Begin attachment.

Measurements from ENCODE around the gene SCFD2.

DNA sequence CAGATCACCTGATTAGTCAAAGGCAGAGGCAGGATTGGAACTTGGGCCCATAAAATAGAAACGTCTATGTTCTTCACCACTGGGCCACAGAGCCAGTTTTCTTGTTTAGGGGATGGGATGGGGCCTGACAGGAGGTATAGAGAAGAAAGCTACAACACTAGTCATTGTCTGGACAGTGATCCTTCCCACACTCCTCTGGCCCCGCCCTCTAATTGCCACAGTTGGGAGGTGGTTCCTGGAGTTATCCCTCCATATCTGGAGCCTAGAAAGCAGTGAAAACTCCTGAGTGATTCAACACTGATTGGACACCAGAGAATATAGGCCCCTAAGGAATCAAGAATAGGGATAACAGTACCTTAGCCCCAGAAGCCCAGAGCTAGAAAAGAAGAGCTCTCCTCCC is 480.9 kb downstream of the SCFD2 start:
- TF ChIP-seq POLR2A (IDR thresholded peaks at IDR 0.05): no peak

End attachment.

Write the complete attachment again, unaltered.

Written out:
Measurements from ENCODE around the gene SCFD2.

DNA sequence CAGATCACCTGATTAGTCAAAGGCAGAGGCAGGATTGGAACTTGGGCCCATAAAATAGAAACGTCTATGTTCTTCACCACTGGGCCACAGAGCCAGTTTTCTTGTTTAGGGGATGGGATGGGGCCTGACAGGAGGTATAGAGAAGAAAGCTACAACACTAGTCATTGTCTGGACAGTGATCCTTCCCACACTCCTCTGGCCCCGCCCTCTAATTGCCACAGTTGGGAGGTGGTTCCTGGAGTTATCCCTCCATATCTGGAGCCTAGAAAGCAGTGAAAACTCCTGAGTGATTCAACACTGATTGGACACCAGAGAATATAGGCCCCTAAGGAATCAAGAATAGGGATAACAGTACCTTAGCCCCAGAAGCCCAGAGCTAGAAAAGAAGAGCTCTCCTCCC is 480.9 kb downstream of the SCFD2 start:
- TF ChIP-seq POLR2A (IDR thresholded peaks at IDR 0.05): no peak